attenuation at 68% what am I doing wrong???

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attenuation at 68% what am I doing wrong???

Postby bredmakr » Mon Oct 21, 2002 5:22 am

Ok, the last three batches I've made have had poor yeast performance. My attenuation is averaging 65-68%. My original gravity on my last batch was 1.062 and the gravity yesterday was 1.020 at the time of racking to secondary. Temperatures are maintained between 66-70 degrees during fermentation and secondary for a week. I also add O2 at pitch time. Two 30 second bursts from my oxygenation system. Prior to O2 I pitch 1-1.5 qt starters at krausen. What can I be doing wrong?
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what yeast? mash temp?

Postby Gravity Thrills » Mon Oct 21, 2002 5:37 am

What yeast strain are you using? Someone in a post a week or so back pointed out that an apparentlt poor-attenuating beer was probably just due to the profile of the particular yeast being used.

I assume the brews are all-grain? If so, could you be favoring the formation of more unfermentable dextrines with a starch conversion temp on the high side (154F or above)?

Add a teaspoon of Fermax or other yeast nutrient to your starter, and then another to your wort at pitching. I do it even for all-grain beers, since it adds things the yeast need that even an all-grain wort don't have in abundance.

Show that beer who's boss!
Jim
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mash was 154F...

Postby bredmakr » Mon Oct 21, 2002 6:10 am

That would make sense. I do a one step mash at 154F. I do not have the right equipment to do step mashes efficiently. Should I be mashing at 148-152 for more fermentables? The last batch I split into to 5 gal carbouys. Carb1 had White Labs English Ale WL007 and Carb2 had WYEAST American Ale #1056.
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try it

Postby Gravity Thrills » Mon Oct 21, 2002 9:29 am

Yeah, maybe try mashing at 150F to maximize conversion to fermentables.

The WL007 yeast has a listed attenuation of 70-80%. Since they refer to this as their "dry ale yeast," it sounds like this one should attenuate well. Of course, 1056 is a great attenuator.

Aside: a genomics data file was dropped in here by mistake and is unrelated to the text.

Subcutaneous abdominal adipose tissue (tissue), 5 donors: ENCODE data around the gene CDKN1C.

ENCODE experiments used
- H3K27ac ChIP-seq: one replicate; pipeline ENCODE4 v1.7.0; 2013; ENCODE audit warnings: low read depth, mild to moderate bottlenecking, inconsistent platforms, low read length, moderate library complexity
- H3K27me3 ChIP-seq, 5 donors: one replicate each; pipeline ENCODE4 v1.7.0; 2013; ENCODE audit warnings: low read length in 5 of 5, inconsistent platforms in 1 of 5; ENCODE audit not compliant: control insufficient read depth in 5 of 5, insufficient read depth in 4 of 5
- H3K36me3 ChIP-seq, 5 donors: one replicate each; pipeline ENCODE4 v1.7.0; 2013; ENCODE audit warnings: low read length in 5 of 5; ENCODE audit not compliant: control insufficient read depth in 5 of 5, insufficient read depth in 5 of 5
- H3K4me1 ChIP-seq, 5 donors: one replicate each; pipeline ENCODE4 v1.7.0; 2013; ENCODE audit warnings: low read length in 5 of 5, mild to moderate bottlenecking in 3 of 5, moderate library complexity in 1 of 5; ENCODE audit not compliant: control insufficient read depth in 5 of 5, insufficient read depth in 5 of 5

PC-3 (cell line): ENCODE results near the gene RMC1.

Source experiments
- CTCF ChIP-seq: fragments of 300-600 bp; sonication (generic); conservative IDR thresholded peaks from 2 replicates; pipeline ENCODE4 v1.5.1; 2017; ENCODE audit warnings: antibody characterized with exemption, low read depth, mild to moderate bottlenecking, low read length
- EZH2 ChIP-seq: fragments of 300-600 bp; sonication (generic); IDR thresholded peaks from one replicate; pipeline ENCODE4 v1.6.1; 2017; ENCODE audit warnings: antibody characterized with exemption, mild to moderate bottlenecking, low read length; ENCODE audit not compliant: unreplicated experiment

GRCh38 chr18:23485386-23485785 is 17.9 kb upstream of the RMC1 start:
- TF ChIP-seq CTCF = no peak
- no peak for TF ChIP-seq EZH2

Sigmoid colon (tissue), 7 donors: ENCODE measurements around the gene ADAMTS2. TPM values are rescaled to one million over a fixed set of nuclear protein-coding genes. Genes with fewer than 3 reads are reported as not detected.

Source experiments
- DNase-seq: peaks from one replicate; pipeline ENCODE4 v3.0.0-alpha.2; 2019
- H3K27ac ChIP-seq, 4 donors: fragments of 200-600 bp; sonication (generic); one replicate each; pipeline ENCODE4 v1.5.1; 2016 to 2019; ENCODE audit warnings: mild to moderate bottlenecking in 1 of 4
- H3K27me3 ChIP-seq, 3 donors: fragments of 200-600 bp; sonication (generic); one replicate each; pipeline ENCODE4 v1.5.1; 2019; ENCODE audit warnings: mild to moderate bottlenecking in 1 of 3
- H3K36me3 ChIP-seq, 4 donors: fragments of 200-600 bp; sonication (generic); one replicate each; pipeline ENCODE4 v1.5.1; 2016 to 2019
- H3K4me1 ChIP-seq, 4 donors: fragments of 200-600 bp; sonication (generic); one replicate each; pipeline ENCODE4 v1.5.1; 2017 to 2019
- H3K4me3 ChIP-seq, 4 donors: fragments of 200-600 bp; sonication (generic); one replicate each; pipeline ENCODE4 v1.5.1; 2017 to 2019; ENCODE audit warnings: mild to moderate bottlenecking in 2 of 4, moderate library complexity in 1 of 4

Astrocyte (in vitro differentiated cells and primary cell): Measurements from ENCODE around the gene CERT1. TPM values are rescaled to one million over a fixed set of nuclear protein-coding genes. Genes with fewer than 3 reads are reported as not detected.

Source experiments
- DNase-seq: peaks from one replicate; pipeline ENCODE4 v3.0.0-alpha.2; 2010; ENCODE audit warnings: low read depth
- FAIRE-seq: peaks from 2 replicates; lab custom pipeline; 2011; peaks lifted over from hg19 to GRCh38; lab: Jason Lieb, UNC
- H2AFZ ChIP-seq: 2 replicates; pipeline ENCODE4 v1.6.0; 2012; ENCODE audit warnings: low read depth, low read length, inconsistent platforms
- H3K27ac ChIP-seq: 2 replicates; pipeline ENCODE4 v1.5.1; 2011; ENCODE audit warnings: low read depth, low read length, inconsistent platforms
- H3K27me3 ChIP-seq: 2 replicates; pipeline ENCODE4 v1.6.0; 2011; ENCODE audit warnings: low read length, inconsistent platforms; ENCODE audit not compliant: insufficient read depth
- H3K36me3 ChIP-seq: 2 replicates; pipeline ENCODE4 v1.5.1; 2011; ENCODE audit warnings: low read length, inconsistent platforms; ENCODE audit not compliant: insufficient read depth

I'd also try doing a ritual fermentation dance the next time you put a beer into the carboy :-) Someone else on the board may have something more insightful, but invoking the household brew gods is always good to do.
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Ditto

Postby Freon12 » Mon Oct 21, 2002 4:24 pm

I had the same problem the last beer before that wonderful wit. Nuak nuak.

I found that my room tempreture was dropping off at night and causing my yeast to have a hangover the next day. The beer did finally finish, but after an additional two weeks! It seems fine after aging 2 weeks and I am happy with it.

Also you could test Gravity's theorey with corn sugar added to the fermenter, if it takes off again, he's right.

Freon

P.S. Could you do decoction to step mash with the boil kettle?
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check that temp

Postby stumpwater » Mon Oct 21, 2002 5:00 pm

Do you have absolute faith in that 154F temp? It is a little on the high side and if you are not calibrated really well, it could be 156F and you are missing the temp range all together. I use 152F and get very crisp ale. Just my two cents. Everyone else has everything I could add covered :)
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